The Value of Full Disclosure

When it comes to digging businesses out of self-made trenches, there is nothing quite like an advisory board.

Here’s a tale from Doug’s book of how a team of experts helped a company.

The Value of Full Disclosure

Donny and Erica, a husband and wife team, approached us a number of years ago to sell their company. The company was not performing very well. It had an EBITDA of $300,000. After depreciation it showed a small operating loss. The company was undercapitalized. The bank loan was operating at its peak almost constantly. Book value of the company was $1 million. The bank loan was $2.5 million. The accounts receivable was $2 million. Inventory was showing at $1.5 million.

We went through a phase one Analysis and noted the industry standard for this type of business had an EBITDA of 10%. If this company was operating at 10% it would make the business worth a great deal more money than the $1.5 million at which we had set the value.

I encouraged Donny and Erica to hire a chief executive officer to help them operate the business. I explained that they would probably have to pay this person $120,000 a year plus bonuses of up to $30,000 if he or she achieved goals and objectives that were set out.

They asked me where they could find such a person. I referred them to three different headhunters.

After about five weeks, Donny called back and said, “Look, we don’t like any of these head hunters we met. And we don’t like any of the people they have sent around to see us. Erica and I would like to hire you as our CEO.”

I was honoured but explained to them that I was already the CEO of a company, one that I already owned, and I really didn’t have time to be two CEOs.

“No, no!” Donny said. “You don’t understand. You have a great team of people. Perhaps you can put together a team or committee that can help us with our problems.”

I told him I would think about it and get back to him in a couple of days. I remembered that I knew a chap, Les, from our Rotary club who had recently retired – a former vice president of one of the national banks. I respected this fellow’s ability and integrity. He had taken an early retirement.

“Les, would you be interested in a part-time assignment?” I asked him. “Maybe three days a week? The assignment may last six to eight months, maybe even a year.”

Les pondered it for a while. We agreed on terms and conditions. Next I pulled one of our accountants from Robbinex to work a day a week with the client and I spent half a day a week myself with the team.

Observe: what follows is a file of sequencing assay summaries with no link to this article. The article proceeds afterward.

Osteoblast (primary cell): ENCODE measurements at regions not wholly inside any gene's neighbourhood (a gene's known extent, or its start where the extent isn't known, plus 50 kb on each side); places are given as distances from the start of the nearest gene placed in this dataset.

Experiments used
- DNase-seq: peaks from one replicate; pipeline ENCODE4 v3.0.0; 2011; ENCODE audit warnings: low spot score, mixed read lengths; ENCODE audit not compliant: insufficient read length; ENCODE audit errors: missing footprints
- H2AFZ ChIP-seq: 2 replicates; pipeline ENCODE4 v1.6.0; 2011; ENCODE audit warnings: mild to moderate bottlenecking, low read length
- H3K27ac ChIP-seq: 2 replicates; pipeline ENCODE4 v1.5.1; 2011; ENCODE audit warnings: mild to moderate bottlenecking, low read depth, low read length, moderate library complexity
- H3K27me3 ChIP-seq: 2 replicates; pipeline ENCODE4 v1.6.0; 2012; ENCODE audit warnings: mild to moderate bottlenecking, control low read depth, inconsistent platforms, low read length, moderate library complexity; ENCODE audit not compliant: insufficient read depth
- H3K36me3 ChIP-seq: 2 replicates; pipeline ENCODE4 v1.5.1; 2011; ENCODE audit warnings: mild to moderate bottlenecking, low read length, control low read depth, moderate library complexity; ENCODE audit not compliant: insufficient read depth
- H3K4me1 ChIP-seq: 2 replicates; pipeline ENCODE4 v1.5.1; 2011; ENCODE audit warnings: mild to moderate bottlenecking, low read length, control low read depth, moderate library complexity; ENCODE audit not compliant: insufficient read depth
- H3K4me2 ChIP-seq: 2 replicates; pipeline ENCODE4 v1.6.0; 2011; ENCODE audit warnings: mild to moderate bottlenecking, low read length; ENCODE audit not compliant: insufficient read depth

Within thirty-five days we discovered that there were significant errors in the accounting procedures. Inventory was overstated. Receivables were overstated. Accounts payable were understated. The result? There was no book value in the company.

We pointed out to Donny and Erica that this, in effect, was fraudulent as far as their bank would be concerned. We had to talk to their bank about it.

Donny absolutely refused us permission to talk to the bank. So we quit. We didn’t feel we could carry on a charade with the bank and maintain our reputation.

“You can’t quit!” Donny said. “What do I tell the bank?”

My response was, “Have the banker call me and I will tell him why I quit.”

The air was blue with swearing for a few minutes after that. Donny reluctantly agreed that we could go in and sit down with the banker.

We met with the banker a couple of days later. The colour drained from his face when I explained the problem and

the accounting error. We assured him that the company was operating at a break-even or a small profit, and that we were in there providing consulting services on a daily basis.

We also agreed to provide a monitoring function for the bank. We reported to the bank every week on receivables, payables, inventory levels, and orders on hand.

The retired banker mercilessly whipped the company into shape. He had an MBA and he really meant business – all the time. Within six months the company was operating at an annualized EBITDA of about $600,000. Within nine months its annualized EBITDA was $1.5 million, or 15%.

Lo and behold, someone came along and offered Donny and Erica $7 million for the business. The transaction closed a couple of months later.